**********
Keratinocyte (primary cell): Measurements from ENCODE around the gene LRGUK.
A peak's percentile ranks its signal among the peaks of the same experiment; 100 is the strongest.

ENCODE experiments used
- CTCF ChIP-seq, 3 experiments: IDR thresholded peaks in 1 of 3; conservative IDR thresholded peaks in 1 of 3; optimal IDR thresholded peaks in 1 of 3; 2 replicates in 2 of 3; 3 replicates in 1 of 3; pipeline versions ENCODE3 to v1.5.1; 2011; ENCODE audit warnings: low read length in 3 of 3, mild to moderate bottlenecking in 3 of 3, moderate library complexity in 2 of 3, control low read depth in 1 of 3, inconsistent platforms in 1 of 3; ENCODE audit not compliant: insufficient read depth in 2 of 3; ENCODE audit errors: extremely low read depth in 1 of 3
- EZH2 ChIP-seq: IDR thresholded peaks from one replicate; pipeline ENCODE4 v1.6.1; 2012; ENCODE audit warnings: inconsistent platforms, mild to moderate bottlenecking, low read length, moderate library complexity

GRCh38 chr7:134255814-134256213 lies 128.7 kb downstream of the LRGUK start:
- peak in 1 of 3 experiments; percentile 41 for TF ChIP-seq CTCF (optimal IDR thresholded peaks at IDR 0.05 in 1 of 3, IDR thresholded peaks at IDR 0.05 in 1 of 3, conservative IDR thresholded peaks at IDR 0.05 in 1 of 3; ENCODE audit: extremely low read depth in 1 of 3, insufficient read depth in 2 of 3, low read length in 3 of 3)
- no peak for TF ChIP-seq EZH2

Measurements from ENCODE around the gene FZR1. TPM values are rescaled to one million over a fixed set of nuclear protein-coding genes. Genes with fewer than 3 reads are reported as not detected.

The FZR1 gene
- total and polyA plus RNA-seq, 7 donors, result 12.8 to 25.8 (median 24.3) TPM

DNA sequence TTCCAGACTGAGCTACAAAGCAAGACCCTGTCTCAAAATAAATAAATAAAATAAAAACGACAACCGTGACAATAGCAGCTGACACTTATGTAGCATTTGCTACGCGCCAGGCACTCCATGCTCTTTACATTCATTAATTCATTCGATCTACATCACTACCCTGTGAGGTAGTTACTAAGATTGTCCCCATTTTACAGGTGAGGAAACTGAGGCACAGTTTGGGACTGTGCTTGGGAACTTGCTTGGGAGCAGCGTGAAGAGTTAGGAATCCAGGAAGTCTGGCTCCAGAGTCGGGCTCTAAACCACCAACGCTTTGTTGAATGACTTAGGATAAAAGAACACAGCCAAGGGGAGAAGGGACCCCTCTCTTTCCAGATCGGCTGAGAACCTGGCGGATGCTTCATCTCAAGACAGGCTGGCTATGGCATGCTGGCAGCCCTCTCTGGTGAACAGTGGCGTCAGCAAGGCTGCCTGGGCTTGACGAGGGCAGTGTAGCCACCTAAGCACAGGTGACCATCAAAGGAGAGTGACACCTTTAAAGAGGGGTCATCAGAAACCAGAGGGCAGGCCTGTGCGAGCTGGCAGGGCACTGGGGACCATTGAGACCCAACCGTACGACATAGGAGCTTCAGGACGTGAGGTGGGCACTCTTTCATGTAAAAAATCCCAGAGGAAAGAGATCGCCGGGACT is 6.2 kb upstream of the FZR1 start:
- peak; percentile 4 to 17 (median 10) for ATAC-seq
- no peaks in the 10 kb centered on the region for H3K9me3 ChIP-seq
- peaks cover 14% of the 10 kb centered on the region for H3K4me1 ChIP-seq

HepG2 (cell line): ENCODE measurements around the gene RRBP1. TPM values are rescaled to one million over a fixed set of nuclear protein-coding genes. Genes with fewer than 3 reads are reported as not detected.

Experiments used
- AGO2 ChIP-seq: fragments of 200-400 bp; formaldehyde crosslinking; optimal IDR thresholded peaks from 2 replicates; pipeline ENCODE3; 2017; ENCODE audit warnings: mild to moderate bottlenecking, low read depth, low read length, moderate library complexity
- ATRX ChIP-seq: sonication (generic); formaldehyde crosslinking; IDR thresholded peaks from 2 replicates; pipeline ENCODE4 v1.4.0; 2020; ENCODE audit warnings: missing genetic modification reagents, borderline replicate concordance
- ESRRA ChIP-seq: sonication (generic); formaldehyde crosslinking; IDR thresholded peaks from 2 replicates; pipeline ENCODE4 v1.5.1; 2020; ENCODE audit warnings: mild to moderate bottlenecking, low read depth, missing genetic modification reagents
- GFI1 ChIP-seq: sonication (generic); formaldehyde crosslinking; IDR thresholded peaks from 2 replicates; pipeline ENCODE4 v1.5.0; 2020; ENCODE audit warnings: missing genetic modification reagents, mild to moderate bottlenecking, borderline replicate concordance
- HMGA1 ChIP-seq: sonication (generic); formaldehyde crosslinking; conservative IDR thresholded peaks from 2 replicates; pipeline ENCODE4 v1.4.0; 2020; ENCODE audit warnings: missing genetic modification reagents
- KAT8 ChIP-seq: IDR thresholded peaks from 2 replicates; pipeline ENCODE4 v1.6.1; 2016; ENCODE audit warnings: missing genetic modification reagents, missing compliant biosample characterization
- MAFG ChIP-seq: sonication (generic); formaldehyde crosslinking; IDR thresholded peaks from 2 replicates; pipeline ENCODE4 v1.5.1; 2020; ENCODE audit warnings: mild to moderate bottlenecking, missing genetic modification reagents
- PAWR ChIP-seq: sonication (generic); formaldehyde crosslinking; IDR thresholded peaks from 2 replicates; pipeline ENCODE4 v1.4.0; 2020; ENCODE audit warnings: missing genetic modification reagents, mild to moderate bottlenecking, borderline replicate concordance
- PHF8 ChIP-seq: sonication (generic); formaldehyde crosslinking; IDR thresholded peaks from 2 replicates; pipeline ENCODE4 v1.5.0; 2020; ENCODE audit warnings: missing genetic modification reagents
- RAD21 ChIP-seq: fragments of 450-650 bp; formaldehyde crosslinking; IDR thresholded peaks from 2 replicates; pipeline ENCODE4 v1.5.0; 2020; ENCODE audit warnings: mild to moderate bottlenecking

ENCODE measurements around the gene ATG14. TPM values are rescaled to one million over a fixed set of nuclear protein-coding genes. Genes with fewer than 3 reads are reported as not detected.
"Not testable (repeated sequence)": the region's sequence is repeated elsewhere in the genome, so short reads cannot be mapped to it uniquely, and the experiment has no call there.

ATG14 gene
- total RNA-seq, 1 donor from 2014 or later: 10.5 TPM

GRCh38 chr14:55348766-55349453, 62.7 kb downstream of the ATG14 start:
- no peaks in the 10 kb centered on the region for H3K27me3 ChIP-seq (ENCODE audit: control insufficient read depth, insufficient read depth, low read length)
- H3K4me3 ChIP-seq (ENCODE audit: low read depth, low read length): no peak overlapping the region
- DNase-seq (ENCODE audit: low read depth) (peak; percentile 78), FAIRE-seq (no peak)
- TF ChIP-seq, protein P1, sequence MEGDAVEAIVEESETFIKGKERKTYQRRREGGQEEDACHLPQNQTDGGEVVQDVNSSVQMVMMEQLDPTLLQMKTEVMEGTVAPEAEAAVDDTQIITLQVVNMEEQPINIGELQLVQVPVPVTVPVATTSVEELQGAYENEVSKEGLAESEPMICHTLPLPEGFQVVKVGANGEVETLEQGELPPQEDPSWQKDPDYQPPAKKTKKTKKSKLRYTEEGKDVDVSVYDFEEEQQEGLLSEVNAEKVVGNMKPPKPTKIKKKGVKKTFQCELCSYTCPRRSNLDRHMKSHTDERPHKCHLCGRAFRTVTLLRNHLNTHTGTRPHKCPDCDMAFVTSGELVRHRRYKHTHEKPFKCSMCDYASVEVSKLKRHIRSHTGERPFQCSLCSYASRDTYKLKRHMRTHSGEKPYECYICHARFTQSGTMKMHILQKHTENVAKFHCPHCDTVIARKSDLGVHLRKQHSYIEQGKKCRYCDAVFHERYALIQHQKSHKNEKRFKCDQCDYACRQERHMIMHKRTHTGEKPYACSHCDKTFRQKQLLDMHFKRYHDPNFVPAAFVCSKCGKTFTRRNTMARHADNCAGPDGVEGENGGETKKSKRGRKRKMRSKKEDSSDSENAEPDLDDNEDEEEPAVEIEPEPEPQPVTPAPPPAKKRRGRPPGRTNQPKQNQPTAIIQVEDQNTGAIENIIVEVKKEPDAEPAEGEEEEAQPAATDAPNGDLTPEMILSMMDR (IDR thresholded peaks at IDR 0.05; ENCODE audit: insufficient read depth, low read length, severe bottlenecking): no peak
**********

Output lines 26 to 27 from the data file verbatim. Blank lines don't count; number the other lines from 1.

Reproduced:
- PHF8 ChIP-seq: sonication (generic); formaldehyde crosslinking; IDR thresholded peaks from 2 replicates; pipeline ENCODE4 v1.5.0; 2020; ENCODE audit warnings: missing genetic modification reagents
- RAD21 ChIP-seq: fragments of 450-650 bp; formaldehyde crosslinking; IDR thresholded peaks from 2 replicates; pipeline ENCODE4 v1.5.0; 2020; ENCODE audit warnings: mild to moderate bottlenecking